e don’t want to bury the lead: Murray Energy is likely to file for bankruptcy or re-organize and the BDC lenders involved are going to absorb some rather large losses. On September 10, 2019 the Wall Street Journal’s bankruptcy publication reported that the privately-held coal miner had hired Kirkland & Ellis and Evercore to assess restructuring options.
That follows a recent downturn in the short term prospects for the U.S. coal industry, according to Moody’s and as reported by S&P… That’s not to mention the obvious secular decline in the prospects for coal mining and coal usage. Previously in 2019 , the rating groups had downgraded the company’s debt to SD or Selective Default, so the writing has been on the wall.
BDC exposure totals $52.4mn, spread over 6 BDCs. These include publicly traded FS-KKR Capital (FSK) and three sister non-traded BDCs funds (FSIC II, FSIC III and FSIC IV but not – surprisingly – FS Energy). Then there are two others: Cion Investment and Business Development Corporation Of America.The exposure is in two different loans, one which matures in 2021 and the other in 2022. The debt has been on our under-performing list since IVQ 2018 and is currently rated CCR 4 (Worry List), where the chances of an eventual loss are greater than a full recovery.
As of June 2019, the 2021 debt was carried at par but the 2022 debt was discounted by a third. Currently, though, the 2022 debt trades at twice that discount, suggesting holders are not optimistic. We wouldn’t be surprised to see the 2022 debt fully written off once the dust settles, which would result in ($8.5mn) of further losses and ($12.5mn) in Realized Losses, to be absorbed by Cion and BDCA. Less clear is what might happen to the 2021 debt, which still trades at par. We won’t speculate at this point but will point out that – overall – $5.5mn of annual investment income is at risk.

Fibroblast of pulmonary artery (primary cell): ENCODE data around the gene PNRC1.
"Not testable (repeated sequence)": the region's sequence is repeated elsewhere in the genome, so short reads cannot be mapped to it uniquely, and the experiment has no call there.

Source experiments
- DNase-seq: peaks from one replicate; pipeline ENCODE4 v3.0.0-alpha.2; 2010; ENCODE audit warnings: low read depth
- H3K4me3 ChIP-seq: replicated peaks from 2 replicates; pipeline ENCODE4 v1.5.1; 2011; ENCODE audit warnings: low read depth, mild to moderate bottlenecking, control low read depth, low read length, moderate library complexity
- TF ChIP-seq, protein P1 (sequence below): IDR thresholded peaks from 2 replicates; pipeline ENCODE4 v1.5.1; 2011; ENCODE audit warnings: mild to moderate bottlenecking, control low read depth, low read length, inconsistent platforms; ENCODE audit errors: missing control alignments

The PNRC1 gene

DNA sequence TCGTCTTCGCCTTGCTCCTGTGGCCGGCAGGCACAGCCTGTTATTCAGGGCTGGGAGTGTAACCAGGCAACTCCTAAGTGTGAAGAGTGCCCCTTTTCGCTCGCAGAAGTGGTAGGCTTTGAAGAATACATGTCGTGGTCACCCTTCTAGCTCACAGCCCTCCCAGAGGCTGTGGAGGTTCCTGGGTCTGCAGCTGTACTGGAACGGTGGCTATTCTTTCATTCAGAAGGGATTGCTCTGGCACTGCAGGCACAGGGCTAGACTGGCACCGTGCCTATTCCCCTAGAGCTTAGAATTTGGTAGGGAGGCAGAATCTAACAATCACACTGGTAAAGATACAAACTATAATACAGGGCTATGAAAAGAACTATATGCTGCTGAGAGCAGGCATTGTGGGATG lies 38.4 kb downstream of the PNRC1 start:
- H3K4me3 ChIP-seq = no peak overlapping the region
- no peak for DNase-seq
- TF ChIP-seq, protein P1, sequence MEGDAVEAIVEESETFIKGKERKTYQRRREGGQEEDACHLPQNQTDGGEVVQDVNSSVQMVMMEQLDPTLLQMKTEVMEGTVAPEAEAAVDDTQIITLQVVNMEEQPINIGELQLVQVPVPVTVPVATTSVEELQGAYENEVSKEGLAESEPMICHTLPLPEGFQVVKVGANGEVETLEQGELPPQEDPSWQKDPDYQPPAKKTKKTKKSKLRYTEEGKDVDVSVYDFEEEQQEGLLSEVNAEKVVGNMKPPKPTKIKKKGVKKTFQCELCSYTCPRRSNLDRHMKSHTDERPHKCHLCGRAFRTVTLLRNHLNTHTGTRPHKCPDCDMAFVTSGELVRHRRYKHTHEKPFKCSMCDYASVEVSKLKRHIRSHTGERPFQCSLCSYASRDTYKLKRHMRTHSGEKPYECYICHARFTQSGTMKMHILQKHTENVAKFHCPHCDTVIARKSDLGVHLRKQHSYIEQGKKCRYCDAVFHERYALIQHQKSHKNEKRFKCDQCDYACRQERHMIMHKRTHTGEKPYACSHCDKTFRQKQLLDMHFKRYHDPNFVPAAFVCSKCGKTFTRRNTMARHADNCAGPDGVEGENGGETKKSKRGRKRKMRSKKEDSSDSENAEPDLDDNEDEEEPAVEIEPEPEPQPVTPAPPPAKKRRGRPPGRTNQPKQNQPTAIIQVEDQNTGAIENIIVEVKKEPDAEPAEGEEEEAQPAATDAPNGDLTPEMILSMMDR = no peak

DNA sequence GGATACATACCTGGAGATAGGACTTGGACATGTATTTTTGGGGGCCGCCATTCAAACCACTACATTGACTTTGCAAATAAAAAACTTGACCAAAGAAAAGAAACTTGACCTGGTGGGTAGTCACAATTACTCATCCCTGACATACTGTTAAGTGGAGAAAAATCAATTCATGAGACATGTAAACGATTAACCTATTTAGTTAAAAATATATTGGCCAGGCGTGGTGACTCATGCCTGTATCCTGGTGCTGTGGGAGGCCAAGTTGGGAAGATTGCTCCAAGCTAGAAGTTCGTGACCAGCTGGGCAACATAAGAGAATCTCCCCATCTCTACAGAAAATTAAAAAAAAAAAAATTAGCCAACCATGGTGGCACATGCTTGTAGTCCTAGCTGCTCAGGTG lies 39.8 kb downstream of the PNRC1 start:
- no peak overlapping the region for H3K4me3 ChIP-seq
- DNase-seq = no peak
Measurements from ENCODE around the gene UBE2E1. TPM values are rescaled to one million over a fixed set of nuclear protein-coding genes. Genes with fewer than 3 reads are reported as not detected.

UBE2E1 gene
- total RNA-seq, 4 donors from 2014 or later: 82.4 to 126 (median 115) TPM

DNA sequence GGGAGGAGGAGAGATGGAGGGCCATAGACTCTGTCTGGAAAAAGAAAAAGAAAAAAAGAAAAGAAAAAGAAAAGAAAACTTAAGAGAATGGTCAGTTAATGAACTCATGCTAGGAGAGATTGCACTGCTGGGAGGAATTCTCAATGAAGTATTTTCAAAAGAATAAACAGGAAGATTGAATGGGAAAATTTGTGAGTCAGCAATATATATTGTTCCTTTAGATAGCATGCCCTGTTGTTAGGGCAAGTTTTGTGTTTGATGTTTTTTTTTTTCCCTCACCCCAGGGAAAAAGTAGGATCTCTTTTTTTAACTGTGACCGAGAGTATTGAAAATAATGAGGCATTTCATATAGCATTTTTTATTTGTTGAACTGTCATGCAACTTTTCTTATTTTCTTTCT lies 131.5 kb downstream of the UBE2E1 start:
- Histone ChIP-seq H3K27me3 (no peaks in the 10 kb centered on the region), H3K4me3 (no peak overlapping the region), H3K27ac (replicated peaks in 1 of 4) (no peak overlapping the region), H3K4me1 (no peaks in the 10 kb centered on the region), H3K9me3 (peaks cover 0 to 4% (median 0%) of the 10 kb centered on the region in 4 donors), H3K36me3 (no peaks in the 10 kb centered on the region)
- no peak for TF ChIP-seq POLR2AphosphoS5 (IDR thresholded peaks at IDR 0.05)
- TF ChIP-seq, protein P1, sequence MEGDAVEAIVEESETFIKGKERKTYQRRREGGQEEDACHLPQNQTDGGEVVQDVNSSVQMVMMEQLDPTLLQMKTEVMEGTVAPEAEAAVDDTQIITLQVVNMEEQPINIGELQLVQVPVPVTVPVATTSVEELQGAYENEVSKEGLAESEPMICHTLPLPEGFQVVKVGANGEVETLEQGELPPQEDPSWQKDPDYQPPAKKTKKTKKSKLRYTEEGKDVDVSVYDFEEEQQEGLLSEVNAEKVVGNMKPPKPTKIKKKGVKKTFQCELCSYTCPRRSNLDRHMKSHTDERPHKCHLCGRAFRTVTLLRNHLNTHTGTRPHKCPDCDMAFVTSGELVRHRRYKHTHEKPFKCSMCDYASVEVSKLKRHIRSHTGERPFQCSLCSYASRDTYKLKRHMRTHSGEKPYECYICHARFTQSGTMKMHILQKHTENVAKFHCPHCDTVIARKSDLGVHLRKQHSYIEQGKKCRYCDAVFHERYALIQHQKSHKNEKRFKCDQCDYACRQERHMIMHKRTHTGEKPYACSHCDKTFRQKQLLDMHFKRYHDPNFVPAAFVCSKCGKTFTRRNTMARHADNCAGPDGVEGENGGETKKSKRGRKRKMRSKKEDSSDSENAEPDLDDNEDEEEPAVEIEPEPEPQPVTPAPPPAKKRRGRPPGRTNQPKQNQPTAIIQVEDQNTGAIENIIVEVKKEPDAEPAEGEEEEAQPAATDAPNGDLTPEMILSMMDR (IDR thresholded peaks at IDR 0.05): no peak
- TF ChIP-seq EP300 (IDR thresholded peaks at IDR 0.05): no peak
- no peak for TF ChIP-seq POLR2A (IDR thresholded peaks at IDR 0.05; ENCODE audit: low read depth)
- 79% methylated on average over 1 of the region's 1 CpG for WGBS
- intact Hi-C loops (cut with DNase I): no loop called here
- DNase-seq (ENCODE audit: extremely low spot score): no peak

In any case, we expect we’ll be discussing Murray Energy again in the weeks ahead.
On June 10, 2019, Sportco Holdings, the parent of United Sporting Companies – an intermediate holding entity with no assets of its own – and all its subsidiaries Ellett Brothers, LLC, (“Ellett”), and four of Ellett’s six wholly-owned subsidiaries: Evans Sports, Inc., ; Jerry’s Sports, Inc. , Outdoor Sports Headquarters, Inc ; and Simmons Gun, filed for Chapter 11 bankruptcy. The filing is attached. From the report provided to the bankruptcy court, the financial difficulties of the group are of long standing, and both sales and EBITDA have declined precipitously. The owners – who include WellSpring Capital Partners IV and Prospect Capital (PSEC) – have been seeking a buyer since the beginning of the year, but Houlihan Lokey – who was in charge of the auction – found no buyers despite contacting 55 prospects. Liquidation of the companies assets seems to be the likeliest course of action in bankruptcy. 321 jobs are at risk of being lost.
From a BDC perspective, PSEC serves as both equity holder (21%) and a second lien lender. The BDC first became a lender in 2012 with a $100mn advance. Over the years, exposure reached $160mn, but was reduced by March 31 2019 to $127mn at cost. (We don’t know if the reduction in outstandings was due to repayments by the borrower, or the sharing of the debt with other PSEC entities or third parties). The debt has been on non accrual since IIQ 2017. The most recent value of the debt was $35.7mn. We expect that the entire second lien loan will be written down to zero, judging by the information in the filing. The company reports adjusted EBITDA of only $8mn, while there is an asset-based loan senior to PSEC’s debt with $23mn outstanding. In addition, the company reports $41mn in unsecured obligations outstanding which, arguably, rank pari passu with the second lien debt, which totals $250mn. There are also unpaid wages and ongoing payroll to contend with. A $30mn Debtor In Possession facility is being envisaged, but we’re not clear if PSEC will be providing that new debt capital in bankruptcy. If we are correct, the Realized Loss will amount to approx $0.35 a share and the incremental hit to net book value will be $0.10. There will be no impact on income as PSEC has been forgoing over $17mn in annual investment income for two years. This is obviously a major credit reversal for PSEC, and another indirect casualty of the shake-out happening in retail, made worse by some managerial miscalculations (see pages 7-8 of the filing). Although the business – according to management’s admission in the filing – has faced “headwinds” since 2d015, PSEC did not materially write down its second lien position until the non accrual occurred in IIQ 2017. That discount has risen over the subsequent quarters from (41%) to (72%) most recently.